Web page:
Astronauts from the US shuttle Atlantis Monday concluded the third and final spacewalk of their mission to maintain and install more high-tech equipment on the International Space Station.
The walk, delayed by an hour so that the seal of the water bag inside astronaut Robert Satcher's space suit could be fixed, wrapped up at 1906 GMT for a total of five hours 42 minutes.
NASA downplayed what it called a "drink valve malfunction" with the water bag -- located inside the suits to allow astronauts to drink during their walks -- with space station flight director Brian Smith describing it as "no big deal."
"We had another great day today," Smith told reporters. "We managed to complete all the objectives we had planned for this mission."
Mission specialists Randy Bresnik and Satcher spent the night in the station's Quest airlock as part of the overnight "campout" procedure that helps purge nitrogen from their bloodstreams, preventing decompression sickness once they move out to the vacuum of space.
Spacewalk veteran Mike Foreman assisted the pair in their activities and coordinated communications between them and Mission Control in Houston, Texas, according to the US space agency.
Among the astronauts' tasks Monday was the installation of a high-pressure oxygen tank for the Quest airlock, installed on the orbiter in 2001.
The astronauts also installed a unit to conduct experiments to better understand the effects of space, extreme temperature and solar radiation on composite materials and advanced electronics.
The second spacewalk on Saturday, executed by Bresnik and Foreman, was shortened by about 30 minutes due to false depressurization and smoke alarms, but the duo completed all their scheduled tasks in six hours and eight minutes, according to NASA.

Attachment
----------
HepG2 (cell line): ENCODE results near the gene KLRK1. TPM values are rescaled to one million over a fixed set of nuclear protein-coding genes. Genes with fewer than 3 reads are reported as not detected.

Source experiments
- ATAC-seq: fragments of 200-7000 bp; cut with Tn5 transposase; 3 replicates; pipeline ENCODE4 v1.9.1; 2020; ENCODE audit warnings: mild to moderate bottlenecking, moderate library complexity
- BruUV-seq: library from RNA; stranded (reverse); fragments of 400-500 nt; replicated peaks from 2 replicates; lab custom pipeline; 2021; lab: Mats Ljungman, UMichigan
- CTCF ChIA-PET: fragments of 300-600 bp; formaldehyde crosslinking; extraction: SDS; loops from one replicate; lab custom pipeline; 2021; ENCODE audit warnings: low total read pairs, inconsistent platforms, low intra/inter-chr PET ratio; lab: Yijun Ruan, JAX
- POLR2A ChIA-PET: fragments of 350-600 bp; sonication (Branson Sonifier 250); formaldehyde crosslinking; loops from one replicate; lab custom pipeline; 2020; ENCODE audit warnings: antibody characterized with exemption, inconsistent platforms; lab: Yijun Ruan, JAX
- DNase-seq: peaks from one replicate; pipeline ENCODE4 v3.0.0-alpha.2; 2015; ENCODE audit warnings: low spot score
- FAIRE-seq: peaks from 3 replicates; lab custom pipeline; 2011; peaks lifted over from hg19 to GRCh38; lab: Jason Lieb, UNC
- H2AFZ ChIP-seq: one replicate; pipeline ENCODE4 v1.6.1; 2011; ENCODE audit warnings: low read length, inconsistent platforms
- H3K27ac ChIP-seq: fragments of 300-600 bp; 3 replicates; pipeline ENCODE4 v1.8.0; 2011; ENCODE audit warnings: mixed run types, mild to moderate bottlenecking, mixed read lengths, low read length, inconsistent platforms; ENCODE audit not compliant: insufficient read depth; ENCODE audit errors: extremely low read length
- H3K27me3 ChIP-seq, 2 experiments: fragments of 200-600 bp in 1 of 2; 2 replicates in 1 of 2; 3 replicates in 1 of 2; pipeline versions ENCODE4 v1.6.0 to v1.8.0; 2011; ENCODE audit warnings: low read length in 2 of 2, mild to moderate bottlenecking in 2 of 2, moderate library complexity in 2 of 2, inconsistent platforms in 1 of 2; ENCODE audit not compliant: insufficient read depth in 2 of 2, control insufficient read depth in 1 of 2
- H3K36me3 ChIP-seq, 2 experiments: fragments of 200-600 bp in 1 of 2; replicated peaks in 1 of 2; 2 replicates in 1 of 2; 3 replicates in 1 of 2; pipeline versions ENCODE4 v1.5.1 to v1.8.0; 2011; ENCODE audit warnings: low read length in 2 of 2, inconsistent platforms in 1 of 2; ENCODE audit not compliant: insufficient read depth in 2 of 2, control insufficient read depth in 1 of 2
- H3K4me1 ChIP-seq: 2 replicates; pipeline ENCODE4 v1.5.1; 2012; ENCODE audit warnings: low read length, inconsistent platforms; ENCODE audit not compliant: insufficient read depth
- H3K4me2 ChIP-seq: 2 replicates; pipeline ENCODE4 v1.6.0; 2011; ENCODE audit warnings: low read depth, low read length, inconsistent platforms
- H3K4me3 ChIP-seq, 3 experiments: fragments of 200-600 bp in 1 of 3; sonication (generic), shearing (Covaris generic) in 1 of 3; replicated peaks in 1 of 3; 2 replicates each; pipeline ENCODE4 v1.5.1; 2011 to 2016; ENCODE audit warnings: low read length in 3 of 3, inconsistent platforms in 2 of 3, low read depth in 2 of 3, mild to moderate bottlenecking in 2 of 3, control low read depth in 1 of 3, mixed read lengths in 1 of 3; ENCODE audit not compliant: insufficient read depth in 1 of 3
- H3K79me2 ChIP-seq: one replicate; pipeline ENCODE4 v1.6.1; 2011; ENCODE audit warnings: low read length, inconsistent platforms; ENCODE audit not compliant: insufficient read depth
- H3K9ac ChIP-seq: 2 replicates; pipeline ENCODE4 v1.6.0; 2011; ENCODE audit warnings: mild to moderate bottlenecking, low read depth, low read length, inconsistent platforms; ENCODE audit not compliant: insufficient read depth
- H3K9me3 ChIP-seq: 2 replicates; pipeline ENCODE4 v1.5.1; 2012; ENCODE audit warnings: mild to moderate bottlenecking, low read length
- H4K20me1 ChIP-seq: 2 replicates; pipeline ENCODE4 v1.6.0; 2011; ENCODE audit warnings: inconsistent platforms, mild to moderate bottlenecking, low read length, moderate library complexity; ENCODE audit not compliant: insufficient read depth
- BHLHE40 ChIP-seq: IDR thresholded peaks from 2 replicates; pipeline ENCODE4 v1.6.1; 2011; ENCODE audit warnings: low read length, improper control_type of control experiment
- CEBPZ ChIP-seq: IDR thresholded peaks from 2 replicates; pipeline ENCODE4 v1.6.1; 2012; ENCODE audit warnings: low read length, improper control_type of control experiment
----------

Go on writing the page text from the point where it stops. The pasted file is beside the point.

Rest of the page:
They installed a cargo attachment system on the space-facing side of the station's Starboard 3 truss and set up a wireless video system to transmit images to the station and relay them to Earth.
During a separate mission next year, the Alpha Magnetic Spectrometer will be installed at the attachment point.
Prior to the second spacewalk, two other astronauts used the station's robotic arm to transfer a cargo pallet containing 10,000 pounds (4,545 kilograms) of spare parts.
Bresnik undertook Monday's spacewalk buoyed by a happy event in his personal life. On Sunday night, his wife back on Earth gave birth to a baby daughter, Abigail, NASA announced.
The National Aeronautics and Space Administration said it was the second time a baby had been born to a US astronaut during a space flight. In June 2004, astronaut Mike Fincke's daughter was born while he was aboard the ISS.
After Atlantis, just six space missions will remain in the shuttle program before the fleet's three orbiters are retired.
NASA's shuttle program is due to be mothballed next year, but the White House could still decide to extend it through 2011 to reduce America's future reliance on Russia for transporting astronauts to the space station.
The shuttle remains the only spacecraft that can carry heavy, bulky equipment that is key to maintaining the ISS, set to remain operational until 2020.
Sixteen countries participate in the ISS program, at a cost of 100 billion dollars with most financing coming from the United States.
The US human space flight program, which swallows up 10 billion dollars of NASA's 18-billion-dollar annual budget, is at great risk of being grounded.
A panel set up by President Barack Obama and tasked with assessing its future has said an additional three billion dollars per year is needed for NASA to meet its goal
Source: AFP American Edition